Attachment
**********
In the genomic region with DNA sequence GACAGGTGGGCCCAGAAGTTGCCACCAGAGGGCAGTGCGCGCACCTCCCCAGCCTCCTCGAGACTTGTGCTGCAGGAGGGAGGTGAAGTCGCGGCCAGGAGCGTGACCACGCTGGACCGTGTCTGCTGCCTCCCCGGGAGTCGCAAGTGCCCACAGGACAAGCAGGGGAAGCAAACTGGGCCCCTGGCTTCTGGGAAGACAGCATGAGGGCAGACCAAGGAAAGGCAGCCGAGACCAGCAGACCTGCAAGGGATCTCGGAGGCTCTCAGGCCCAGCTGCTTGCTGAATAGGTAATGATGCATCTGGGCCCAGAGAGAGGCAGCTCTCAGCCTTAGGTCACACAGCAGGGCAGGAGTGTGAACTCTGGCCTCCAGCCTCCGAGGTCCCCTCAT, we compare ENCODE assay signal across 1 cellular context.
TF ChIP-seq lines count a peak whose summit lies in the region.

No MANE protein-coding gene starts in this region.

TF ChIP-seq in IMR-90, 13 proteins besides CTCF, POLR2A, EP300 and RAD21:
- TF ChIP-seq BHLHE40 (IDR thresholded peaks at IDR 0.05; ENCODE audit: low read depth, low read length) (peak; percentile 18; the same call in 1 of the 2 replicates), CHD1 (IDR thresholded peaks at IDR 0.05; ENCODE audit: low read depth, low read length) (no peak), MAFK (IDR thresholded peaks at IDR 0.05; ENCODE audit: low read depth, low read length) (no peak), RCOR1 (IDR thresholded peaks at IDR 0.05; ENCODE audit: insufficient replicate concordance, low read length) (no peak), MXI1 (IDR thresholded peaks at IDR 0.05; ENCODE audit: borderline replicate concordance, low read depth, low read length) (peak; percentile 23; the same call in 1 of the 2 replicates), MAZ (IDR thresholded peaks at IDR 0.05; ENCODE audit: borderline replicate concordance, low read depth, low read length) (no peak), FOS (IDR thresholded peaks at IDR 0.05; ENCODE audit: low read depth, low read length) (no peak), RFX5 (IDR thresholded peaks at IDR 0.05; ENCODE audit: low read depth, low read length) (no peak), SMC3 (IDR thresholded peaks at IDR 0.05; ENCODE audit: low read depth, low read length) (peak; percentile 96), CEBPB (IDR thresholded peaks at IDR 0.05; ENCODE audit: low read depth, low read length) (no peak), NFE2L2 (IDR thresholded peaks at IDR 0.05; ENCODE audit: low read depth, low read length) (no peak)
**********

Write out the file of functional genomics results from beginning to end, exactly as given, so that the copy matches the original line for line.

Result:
In the genomic region with DNA sequence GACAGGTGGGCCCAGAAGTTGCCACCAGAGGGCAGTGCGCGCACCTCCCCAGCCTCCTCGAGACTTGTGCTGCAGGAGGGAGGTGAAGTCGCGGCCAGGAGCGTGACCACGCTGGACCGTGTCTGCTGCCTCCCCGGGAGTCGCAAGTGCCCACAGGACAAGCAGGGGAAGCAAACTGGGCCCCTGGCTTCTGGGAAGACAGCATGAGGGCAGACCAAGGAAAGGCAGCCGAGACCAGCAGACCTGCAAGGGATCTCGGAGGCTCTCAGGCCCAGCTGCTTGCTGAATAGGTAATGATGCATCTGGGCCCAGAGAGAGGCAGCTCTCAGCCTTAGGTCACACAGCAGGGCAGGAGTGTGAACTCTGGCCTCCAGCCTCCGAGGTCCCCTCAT, we compare ENCODE assay signal across 1 cellular context.
TF ChIP-seq lines count a peak whose summit lies in the region.

No MANE protein-coding gene starts in this region.

TF ChIP-seq in IMR-90, 13 proteins besides CTCF, POLR2A, EP300 and RAD21:
- TF ChIP-seq BHLHE40 (IDR thresholded peaks at IDR 0.05; ENCODE audit: low read depth, low read length) (peak; percentile 18; the same call in 1 of the 2 replicates), CHD1 (IDR thresholded peaks at IDR 0.05; ENCODE audit: low read depth, low read length) (no peak), MAFK (IDR thresholded peaks at IDR 0.05; ENCODE audit: low read depth, low read length) (no peak), RCOR1 (IDR thresholded peaks at IDR 0.05; ENCODE audit: insufficient replicate concordance, low read length) (no peak), MXI1 (IDR thresholded peaks at IDR 0.05; ENCODE audit: borderline replicate concordance, low read depth, low read length) (peak; percentile 23; the same call in 1 of the 2 replicates), MAZ (IDR thresholded peaks at IDR 0.05; ENCODE audit: borderline replicate concordance, low read depth, low read length) (no peak), FOS (IDR thresholded peaks at IDR 0.05; ENCODE audit: low read depth, low read length) (no peak), RFX5 (IDR thresholded peaks at IDR 0.05; ENCODE audit: low read depth, low read length) (no peak), SMC3 (IDR thresholded peaks at IDR 0.05; ENCODE audit: low read depth, low read length) (peak; percentile 96), CEBPB (IDR thresholded peaks at IDR 0.05; ENCODE audit: low read depth, low read length) (no peak), NFE2L2 (IDR thresholded peaks at IDR 0.05; ENCODE audit: low read depth, low read length) (no peak)